Same organ, different place – conserved regulation of a transient stem-cellstate in the initiation of multiple root types
Plantsadjust their post-embryonic growth in response to environmental cues by formingnew organs in different developmental contexts. Underground lateral rootsinitiate from prepatterned cells in the main root, but cells can also bypassthe root/shoot trajectory separation and generate shoot-borne-roots through anunknown mechanism. We mapped tomato (Solanum lycoperiscum)shoot-borne-roots development at single-cell resolution and show that theyinitiate from differentiated phloem-associated cells via a unique transitionalstem-cell-like state. This state required the activity of a transcriptionfactor which we named SHOOTBORNE ROOTLESS (SBRL). SBRL functionand regulation was deeply conserved in angiosperms and phylogenetic analysisrevealed that it arose as an ancient duplicated superlocus with its paralogsshowing root-type-specific transient expression in wound-induced and lateralroot initiation. We propose a new model for root initiation in plants, wherethe activation of a common transitional stem-cells is controlled by multiplecontext-specific regulators. Thus, the evolutionary expansion of theseregulators underlies the remarkable plasticity of plant root systems.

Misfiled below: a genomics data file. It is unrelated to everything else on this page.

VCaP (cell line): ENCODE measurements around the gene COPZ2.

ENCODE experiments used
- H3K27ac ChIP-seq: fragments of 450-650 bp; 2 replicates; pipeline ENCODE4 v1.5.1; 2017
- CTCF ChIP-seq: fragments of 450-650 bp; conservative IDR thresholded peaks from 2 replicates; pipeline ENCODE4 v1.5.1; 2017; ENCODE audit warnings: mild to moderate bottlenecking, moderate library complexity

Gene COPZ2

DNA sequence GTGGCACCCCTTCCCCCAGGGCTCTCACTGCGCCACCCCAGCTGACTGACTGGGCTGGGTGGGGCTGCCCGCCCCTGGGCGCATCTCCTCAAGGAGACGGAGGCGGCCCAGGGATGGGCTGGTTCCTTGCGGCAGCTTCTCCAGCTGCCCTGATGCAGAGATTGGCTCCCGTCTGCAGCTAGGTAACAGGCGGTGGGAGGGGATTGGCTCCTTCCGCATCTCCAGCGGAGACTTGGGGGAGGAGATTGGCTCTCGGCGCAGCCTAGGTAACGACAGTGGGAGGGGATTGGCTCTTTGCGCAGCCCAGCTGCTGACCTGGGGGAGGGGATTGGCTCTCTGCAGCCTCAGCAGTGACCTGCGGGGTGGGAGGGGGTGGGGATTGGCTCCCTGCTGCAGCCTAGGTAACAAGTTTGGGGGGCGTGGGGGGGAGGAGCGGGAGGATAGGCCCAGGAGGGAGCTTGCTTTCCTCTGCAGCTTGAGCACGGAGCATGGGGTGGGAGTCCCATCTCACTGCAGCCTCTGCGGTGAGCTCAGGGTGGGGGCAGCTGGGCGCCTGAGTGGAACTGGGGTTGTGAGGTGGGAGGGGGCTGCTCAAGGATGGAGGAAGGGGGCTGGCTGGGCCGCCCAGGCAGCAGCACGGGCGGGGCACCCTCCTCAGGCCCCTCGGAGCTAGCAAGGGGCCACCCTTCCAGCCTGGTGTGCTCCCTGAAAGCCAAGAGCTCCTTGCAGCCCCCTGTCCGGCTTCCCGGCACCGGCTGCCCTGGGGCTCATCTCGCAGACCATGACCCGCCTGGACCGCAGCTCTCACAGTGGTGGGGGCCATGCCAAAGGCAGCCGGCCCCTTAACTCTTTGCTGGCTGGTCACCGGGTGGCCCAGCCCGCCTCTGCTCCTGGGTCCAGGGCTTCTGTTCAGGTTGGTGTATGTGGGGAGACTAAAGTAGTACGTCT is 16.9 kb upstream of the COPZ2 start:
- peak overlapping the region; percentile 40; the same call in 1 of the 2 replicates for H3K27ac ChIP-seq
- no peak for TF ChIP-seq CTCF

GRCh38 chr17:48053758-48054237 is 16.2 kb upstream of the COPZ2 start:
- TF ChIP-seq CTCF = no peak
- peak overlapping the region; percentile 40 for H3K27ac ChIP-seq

Host: Sagi Levy and Sigal Savaldi-Goldstein